Written by: jmh314
When you hear the phrase "based on a true events" in the horror world, you often wonder how much was actually "true". Most often times it turns out only the slightest sliver of the film had anything to do with real life. Sometimes a film comes along that takes an honest set of horrifying events and can turn it into a suspenseful horror story. This is where Borderland, one of After Dark HorrorFest 2007's"8 Films to Die For", comes in. While the whole plot isn't true, it is based of an actual murder that took place in 1989. Director Zev Berman takes the main details from the disappearance and murder of a college student in 1989 and effectively turns it into a suspenseful horror/crime drama filled with plenty of bloody mayhem.
Borderlands opens with two Mexicans police officers invading a house. They get inside only to find their killers gone and lots of sacrificial cult materials. Suddenly the two officers are attacked and one is forced to watch the gruesome murder of his partner as part of a satanic "sacrifice". He is kept alive so he can "tell everyone what he saw".
Borderlands then skips to the story of three friends in Texas about to graduate college and move on to pursue further eduction/careers. Before they are done they decide to take the short trek from their are of Texas to a small Mexican town just across the US/Mexican border. It seems as though they want nothing more but to have one last weekend of drinking, drugs and sex before they move forward with their lives.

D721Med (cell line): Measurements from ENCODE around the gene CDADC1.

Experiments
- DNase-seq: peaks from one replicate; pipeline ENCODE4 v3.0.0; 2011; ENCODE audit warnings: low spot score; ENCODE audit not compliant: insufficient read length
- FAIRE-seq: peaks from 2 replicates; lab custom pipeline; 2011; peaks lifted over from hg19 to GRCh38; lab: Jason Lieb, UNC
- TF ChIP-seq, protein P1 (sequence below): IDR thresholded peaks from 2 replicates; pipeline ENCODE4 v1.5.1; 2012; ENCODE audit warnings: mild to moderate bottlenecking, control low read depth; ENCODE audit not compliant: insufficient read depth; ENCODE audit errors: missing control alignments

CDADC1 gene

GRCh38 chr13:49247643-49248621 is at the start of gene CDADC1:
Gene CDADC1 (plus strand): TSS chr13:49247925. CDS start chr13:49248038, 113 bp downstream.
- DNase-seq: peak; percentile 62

Upon arriving in Mexico, they three friends head to strip club to find some women. Wild-man yet future lawyer Henry finds a prostitute for his friend Phil. Phil is a virgin, so Henry feels he needs to help Phil along with getting off the island, if you know what I mean. Phil leaves with the prostitute as Henry and their other friend Ed stay behind. Ed ends up meeting a very attractive bartender whom he tries to defend from a big fellow harassing her.
We soon learn that Phil's night with the prostitute didn't go as Henry expected. Turns out she had a baby girl who was in the same room and Phil ended up talking to and liking the prostitute to much. His friends give him a hard time but Phil believes what he felt was real. The three head out for a night of drugs and fun at a carnival with the bartender from the night before, Valeria, and her sister. After winning a stuffed animal and because he felt like a 5th wheel, Phil leaves by himself to bring the stuffed dog to the prostitute he has come to like.
On the way to her house, Phil gets taken by a car full of crazy cult followers. They lock him in some sort of barn where he is watched over by a cult-follower who's name is Randall and happens to be an American. Phil soon learns from Randall that Phil is going to be part of a sacrifice and is really important to the process "Papa" is trying to complete.
While Phil is missing, Henry and Ed begin to worry when they can not find Phil anywhere the next day. They go to the police who were no help and soon after find themselves being followed by Phil's kidnappers. As Henry and Ed soon being to learn of the practices of a crazy cult from Valeria and her sister, the two soon realize their friend is in grave danger and they need to find him and help him.